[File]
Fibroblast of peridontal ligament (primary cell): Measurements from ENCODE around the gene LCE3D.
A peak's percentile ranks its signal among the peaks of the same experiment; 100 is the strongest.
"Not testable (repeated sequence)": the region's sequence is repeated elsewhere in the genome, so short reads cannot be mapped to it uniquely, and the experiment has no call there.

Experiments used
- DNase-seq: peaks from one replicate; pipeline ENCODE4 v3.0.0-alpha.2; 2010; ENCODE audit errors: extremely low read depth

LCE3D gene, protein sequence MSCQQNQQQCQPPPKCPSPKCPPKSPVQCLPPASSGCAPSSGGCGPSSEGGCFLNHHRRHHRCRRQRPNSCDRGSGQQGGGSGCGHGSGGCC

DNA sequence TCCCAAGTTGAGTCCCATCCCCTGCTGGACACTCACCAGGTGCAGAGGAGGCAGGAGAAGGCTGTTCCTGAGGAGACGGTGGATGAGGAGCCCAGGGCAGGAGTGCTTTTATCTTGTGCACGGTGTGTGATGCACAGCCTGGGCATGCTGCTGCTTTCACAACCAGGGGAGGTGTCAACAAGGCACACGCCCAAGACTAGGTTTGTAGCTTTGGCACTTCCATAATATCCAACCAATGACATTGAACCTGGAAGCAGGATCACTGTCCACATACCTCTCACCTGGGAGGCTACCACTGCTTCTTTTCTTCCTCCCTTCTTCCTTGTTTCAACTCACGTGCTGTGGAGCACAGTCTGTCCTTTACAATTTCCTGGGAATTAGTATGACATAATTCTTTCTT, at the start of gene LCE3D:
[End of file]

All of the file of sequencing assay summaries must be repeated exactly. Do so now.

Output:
Fibroblast of peridontal ligament (primary cell): Measurements from ENCODE around the gene LCE3D.
A peak's percentile ranks its signal among the peaks of the same experiment; 100 is the strongest.
"Not testable (repeated sequence)": the region's sequence is repeated elsewhere in the genome, so short reads cannot be mapped to it uniquely, and the experiment has no call there.

Experiments used
- DNase-seq: peaks from one replicate; pipeline ENCODE4 v3.0.0-alpha.2; 2010; ENCODE audit errors: extremely low read depth

LCE3D gene, protein sequence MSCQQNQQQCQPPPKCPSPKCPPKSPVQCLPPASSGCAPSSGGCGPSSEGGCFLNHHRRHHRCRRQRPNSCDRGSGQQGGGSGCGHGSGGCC

DNA sequence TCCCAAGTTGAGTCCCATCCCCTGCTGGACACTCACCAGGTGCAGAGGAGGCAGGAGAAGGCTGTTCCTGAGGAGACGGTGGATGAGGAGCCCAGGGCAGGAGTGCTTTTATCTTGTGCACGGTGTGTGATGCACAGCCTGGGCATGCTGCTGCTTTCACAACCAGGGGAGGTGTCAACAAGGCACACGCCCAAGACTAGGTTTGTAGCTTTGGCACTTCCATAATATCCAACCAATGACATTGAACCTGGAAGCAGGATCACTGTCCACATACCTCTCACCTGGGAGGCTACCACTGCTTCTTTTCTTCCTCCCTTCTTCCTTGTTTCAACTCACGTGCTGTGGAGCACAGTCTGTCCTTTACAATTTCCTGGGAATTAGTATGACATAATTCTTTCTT, at the start of gene LCE3D: